The Environment Unit has numerous ongoing projects they monitor for the protection and health of the environment in the National Parks.
The Environment Unit does monthly water quality sampling at several different points within Falmouth and English Harbour. We aim to monitor the quality of the water before, during and after yachting season, and if necessary, identify the sources of pollution to the harbours. Due to the diversity of fauna and flora found within the marine areas of the park, including these two harbours, it is important to monitor and control the amount of pollution entering into the water systems so as to reduce the negative effect on the marine wildlife. This project is in conjunction with the Fisheries Division Laboratory at Point Wharf, St. John’s which does tests for pollutants such as nitrogen, phosphates, E.coli among others.
Profound thanks must be extended to Mr. Paul Deeth for loaning us use of his boat to collect the samples.
The lionfish is a predatory reef fish native to the tropical waters of the South Pacific and Indian Oceans. Although the exact way in which this species got introduced is still unknown it is likely that it occurred in the 1990’s via hurricanes and tank releases in North America. Lionfish have been reported as far north as Rhode Island and as far south as Columbia. They are veracious predators and consume their prey whole. They have no natural predators in the Caribbean and are able to reproduce at a high rate has resulted in a population explosion throughout the Caribbean. Recently, however, there have been reports of the native Grouper and Mutton Snapper species preying on Lionfish, which could help stop further infestation. But, due to the overfishing of these predators the impact on the lionfish population is negligible. The Environment Officer at the NDNP is working on an eradication program for these lionfish and we request that the location of any sightings of these predators be reported to the Environment Unit immediately (located upstairs the Museum, 481-5034).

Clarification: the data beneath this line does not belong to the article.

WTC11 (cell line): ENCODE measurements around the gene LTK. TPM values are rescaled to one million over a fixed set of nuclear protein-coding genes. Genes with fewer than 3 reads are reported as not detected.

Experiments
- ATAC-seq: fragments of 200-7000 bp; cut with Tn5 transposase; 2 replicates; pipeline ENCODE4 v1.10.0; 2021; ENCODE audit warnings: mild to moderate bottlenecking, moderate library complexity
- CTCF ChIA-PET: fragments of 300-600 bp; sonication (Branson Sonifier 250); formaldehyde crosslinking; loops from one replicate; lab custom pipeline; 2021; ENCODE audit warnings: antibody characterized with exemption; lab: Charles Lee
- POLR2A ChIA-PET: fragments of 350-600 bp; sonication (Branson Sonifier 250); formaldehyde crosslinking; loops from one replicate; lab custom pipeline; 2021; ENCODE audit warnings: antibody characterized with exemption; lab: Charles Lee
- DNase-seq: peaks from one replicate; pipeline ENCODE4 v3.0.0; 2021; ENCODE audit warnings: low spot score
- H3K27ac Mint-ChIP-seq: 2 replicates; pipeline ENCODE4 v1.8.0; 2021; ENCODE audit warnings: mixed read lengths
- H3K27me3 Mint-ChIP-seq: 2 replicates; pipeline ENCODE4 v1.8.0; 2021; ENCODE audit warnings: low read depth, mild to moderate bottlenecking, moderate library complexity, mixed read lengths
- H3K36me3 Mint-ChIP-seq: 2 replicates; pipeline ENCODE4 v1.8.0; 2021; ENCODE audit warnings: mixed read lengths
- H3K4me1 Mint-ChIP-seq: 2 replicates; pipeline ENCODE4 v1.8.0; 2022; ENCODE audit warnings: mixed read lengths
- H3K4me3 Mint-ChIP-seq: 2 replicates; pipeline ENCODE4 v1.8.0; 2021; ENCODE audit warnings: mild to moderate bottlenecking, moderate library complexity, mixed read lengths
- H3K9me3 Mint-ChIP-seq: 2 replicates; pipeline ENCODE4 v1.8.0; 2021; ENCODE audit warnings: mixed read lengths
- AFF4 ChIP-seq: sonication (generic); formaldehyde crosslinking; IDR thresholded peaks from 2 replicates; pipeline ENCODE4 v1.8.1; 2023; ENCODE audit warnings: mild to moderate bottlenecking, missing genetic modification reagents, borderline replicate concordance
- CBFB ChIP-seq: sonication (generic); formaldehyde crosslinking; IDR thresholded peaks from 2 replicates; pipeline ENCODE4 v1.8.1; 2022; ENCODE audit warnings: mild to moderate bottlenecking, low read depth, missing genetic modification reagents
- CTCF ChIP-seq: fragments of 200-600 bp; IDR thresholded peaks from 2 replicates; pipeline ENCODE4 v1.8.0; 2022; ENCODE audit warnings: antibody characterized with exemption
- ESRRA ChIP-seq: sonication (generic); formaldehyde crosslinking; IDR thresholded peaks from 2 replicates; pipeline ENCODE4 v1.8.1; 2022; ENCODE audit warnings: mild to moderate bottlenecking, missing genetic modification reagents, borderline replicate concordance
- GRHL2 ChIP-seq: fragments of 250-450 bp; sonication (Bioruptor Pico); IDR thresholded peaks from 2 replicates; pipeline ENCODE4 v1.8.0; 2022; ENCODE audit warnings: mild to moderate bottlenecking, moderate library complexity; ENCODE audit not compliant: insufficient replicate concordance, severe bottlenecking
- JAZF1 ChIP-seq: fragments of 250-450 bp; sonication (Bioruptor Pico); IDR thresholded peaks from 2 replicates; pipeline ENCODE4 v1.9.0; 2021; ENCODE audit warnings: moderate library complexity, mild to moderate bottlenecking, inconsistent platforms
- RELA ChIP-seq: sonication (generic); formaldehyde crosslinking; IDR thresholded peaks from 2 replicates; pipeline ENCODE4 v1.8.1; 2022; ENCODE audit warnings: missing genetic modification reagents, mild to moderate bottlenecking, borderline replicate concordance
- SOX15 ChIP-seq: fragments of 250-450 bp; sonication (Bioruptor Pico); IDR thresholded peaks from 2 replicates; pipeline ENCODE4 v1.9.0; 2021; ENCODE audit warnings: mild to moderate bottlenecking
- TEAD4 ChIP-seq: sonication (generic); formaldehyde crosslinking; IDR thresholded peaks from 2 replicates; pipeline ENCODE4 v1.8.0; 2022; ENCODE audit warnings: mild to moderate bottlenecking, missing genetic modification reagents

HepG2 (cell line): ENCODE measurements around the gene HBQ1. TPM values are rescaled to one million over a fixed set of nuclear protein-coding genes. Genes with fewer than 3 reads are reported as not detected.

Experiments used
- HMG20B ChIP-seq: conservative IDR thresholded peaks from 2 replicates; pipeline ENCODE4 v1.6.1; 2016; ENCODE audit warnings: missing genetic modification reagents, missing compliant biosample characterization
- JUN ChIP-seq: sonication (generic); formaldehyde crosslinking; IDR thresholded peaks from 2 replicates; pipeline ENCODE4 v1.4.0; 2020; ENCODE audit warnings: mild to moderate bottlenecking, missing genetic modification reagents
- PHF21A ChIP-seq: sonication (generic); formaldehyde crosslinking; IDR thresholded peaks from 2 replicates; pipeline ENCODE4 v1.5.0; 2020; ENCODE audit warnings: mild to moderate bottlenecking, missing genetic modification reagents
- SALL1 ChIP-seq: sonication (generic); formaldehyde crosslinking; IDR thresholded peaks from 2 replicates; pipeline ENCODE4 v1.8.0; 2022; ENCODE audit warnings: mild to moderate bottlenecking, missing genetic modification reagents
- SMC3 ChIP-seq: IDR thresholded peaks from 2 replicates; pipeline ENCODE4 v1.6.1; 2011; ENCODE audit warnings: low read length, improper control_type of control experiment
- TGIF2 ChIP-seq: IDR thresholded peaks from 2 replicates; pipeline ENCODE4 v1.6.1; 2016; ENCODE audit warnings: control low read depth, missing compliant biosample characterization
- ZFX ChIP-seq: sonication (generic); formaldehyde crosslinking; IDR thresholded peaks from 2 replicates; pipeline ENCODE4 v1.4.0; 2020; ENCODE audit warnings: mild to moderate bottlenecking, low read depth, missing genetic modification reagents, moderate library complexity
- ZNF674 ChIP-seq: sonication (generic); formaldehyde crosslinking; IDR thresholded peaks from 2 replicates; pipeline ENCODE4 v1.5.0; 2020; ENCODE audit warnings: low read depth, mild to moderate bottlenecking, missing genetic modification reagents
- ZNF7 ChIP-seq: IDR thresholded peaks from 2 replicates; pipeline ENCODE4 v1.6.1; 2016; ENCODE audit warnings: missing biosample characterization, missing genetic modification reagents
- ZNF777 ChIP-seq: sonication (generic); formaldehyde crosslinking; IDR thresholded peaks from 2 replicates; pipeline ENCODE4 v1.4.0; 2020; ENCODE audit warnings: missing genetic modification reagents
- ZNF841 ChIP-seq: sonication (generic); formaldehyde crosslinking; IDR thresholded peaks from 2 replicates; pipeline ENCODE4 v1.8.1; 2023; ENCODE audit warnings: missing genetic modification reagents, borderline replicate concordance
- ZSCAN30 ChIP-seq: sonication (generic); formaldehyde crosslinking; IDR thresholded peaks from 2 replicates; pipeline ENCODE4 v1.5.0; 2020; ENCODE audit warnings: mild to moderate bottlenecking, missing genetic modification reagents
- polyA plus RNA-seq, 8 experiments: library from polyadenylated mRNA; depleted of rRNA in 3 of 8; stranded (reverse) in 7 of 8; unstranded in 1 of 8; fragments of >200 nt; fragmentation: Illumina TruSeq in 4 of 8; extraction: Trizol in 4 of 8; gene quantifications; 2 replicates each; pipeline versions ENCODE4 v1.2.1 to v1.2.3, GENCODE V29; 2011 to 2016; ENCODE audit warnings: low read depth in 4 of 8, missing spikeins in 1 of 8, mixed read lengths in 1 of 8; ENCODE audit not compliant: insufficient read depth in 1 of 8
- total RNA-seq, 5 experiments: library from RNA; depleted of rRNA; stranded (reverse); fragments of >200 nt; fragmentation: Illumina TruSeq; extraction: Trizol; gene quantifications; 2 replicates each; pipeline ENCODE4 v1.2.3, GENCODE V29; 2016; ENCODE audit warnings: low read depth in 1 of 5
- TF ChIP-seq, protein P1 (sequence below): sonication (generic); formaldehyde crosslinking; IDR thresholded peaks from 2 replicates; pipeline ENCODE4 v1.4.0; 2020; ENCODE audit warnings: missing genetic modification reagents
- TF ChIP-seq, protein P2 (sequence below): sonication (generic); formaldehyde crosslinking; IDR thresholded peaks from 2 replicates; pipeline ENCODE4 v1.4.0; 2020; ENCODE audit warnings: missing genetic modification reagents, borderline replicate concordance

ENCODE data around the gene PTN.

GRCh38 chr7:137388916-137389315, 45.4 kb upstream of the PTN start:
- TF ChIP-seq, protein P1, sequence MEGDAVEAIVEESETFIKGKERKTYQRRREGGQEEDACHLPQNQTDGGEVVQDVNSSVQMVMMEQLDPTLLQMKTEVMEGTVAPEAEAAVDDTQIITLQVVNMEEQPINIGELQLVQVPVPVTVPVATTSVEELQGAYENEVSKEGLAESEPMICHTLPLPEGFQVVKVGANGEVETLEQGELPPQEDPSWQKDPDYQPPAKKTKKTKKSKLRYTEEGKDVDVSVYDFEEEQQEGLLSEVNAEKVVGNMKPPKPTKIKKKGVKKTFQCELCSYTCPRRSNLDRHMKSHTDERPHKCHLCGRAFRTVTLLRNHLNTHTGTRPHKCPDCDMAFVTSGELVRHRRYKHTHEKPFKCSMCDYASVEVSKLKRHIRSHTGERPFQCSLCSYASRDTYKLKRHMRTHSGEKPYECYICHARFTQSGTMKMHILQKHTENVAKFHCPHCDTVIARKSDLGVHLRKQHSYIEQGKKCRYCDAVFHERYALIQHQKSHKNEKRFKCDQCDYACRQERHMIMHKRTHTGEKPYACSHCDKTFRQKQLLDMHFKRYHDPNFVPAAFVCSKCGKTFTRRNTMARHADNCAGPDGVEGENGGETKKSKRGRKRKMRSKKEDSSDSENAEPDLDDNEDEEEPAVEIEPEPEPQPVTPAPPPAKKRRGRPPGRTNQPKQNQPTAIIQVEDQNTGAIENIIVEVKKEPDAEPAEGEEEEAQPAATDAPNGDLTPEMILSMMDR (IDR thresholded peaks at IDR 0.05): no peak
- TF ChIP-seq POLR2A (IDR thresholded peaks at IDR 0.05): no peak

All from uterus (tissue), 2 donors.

Recycling is very important for the environment as it reduces the amount of carbon emissions used in the productions of materials as well as aids in the extension of the life of the local sanitary landfill here in Antigua. The Environment Unit of the Nelsons Dockyard National Park (NDNP) in association with the Antigua and Barbuda Waste Recycling Corporation (ABWRC) has initiated a recycling program here within the NDNP. We are currently recycling (#’s 1 & 2) plastics as well as Aluminium cans. These items need not to be separated, but we ask that you place them in a clearly labelled bag or a transparent bag (which can be purchased at Crab Hole Liquors). We very much appreciate the efforts made by everyone to facilitate this project. Although the initial target of the recycling project was the yachts, we have begun to spread it to the local businesses in the dockyard and eventually we hope to have an effect in the community.